The pages were dotted with photos of smiling people of a variety of races pushing wheelbarrows full of apples and feeding baby goats and dancing hand-in-hand in nature. In keeping with the 70s hippie cult aesthetic, there were references to the Grateful Dead, Timothy Leary, Joan Baez, and Haight-Ashbury.
Based on what I'd seen there, my overall impression was that this was a pretty chill cult that I would not hesitate to join were I in the market for a cult. Also that their ideology somehow results in incredible veggie burgers.
But when I got home, I googled them.
It seems the pill their restaurants serve is HEAVILY sugared.
Their attitude towards race is a far more extreme than they make it out to be—one tipoff is that “are you racist?” is included in the FAQ section of their website.
“The reality is that blacks function in responsible positions in every aspect of our communities,” reads their answer. “There are black elders, black apostles, black heads of households, black teachers, as well as whites. Race is not, nor has it ever been, an issue in the Twelve Tribes.”
Which is slightly at odds with other sections of the website. Like the part where they explain that they're pro-segregation because “multiculturalism increases murder, crime, and prejudice.” Or the bit where they say that politicians who “rally different races to be one are forerunners of the antichrist.”
Women aren’t viewed much more positively than race-mixing. They are expected to submit to the authority of all male members of the community, and shouldn't “say no to her husband’s physical needs.” Feminism, the Twelve Tribes believe, leads to adultery and homosexuality, and women should stick by their husbands even if they’re being physically abused.
In 2013, a journalist with Germany’s RTL channel went undercover with a Twelve Tribes group in Bavaria. He reported that children were woken at 5 AM for an hour of prayer and forced to spend their days doing farm work. He collected 50 video recordings of children being beaten. “It is normal to be beaten every day,” one former Twelve Tribes member told him.
A journalist who went undercover with a Twelve Tribes group in Winnipeg, Canada, a year later did not see any children being beaten, but reported seeing about 20 rods around the group’s property that he believed were used for hitting children.
“We know that some people consider this aspect of our life controversial,” the group writes of spankingon its site. “But we have seen from experience that discipline keeps a child from becoming mean-spirited and disrespectful of authority.”’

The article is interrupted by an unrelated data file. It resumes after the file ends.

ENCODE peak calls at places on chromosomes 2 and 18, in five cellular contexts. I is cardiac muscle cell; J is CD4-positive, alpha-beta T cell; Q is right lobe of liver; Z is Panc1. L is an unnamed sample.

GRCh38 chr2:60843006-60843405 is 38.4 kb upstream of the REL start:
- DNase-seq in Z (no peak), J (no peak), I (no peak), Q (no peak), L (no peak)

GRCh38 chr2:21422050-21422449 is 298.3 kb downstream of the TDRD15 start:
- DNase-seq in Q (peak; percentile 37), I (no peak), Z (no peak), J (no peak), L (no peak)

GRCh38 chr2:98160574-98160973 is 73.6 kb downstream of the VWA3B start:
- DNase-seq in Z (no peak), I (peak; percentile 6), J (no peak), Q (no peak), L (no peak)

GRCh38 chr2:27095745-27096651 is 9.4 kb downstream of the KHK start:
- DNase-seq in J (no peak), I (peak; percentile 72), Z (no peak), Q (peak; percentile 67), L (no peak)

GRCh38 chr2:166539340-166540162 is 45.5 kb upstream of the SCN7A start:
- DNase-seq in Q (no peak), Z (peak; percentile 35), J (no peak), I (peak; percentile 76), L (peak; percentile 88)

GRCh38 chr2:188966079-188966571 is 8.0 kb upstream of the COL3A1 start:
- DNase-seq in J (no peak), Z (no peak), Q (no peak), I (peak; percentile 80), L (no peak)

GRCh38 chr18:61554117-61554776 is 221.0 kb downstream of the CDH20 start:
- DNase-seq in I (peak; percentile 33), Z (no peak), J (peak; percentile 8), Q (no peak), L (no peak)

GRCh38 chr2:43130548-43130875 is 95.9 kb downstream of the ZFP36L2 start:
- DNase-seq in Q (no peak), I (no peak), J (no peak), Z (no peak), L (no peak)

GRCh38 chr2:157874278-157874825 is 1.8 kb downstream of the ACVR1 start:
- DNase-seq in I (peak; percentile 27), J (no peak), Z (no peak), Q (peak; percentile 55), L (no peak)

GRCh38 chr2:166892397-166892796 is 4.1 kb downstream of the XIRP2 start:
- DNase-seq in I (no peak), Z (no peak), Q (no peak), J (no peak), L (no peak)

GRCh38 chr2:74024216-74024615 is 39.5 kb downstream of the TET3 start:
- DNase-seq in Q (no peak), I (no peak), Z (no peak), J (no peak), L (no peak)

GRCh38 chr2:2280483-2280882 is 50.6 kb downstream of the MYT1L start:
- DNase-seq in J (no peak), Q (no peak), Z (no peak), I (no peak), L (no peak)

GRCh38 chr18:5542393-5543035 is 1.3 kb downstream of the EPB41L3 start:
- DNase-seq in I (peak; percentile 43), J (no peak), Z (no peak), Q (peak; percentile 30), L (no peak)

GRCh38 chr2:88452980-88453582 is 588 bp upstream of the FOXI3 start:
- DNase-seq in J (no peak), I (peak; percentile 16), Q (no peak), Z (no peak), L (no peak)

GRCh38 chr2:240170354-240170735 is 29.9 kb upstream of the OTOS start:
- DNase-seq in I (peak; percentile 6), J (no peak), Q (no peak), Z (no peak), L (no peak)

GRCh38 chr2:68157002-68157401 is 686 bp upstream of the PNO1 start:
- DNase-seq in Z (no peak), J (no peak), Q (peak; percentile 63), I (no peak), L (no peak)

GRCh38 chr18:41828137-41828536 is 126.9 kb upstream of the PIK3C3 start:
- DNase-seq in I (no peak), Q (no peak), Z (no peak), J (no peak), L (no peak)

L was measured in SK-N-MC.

They are, you will not be surprised to hear, not into gays. On the site, they call homosexuality “a great evil” and say it will “lead only to misery and destruction.” They’ve also compared gay people to dogs, writing that “dog” is “the only name that the righteousness of God can call such people, for they have degraded themselves to the lowest of all creatures, dogs.” Which seems unnecessarily mean to both gay people and dogs.
You will most definitely not be surprised to learn they’re opposed to abortion. And probably only slightly surprised to hear that they’re anti-birth control, anti-divorce, and don’t allow their members to have TVs, radios, or newspapers. You might be a little surprised to learn that they’re opposed to children playing, short hair on women, and taking painkillers during childbirth, though.
After spending an entire day in their establishments, I hadn't come across any of this. Not just the stuff about child abuse that the group obviously doesn't want publicized, but the Twelve Tribes' core beliefs on sexuality, women, and minorities. I wondered if perhaps there had been some effort to conceal those beliefs from their customers.
I called the Yellow Deli in Vista and put this to one of their employees, a man who identified himself as Jacob Franks. He told me that while he was aware people found the beliefs of the Twelve Tribes to be objectionable, they were not attempting to conceal them. "I think we live and speak pretty openly about what we believe," he said. "As far as what I have in my heart, and what I’ve understood, is that we love all people. Every human being. Doesn’t matter who they are or what they’ve done or anything. We would be free to express what we have in our hearts if a customer would come in and ask specific questions on how we feel or what we believe."
He also told me that the money the restaurant makes goes towards funding the Twelve Tribes and their activities.
Which... doesn’t make me feel great. I guess if you want a nice veggie burger and are looking to financially support homophobia, segregation, the hitting of children, and the subjugation of women, then I would highly recommend this place. Everyone else hit up the Cheesecake Factory. Their veggie burger is better than you'd think.
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This article originally appeared on VICE US.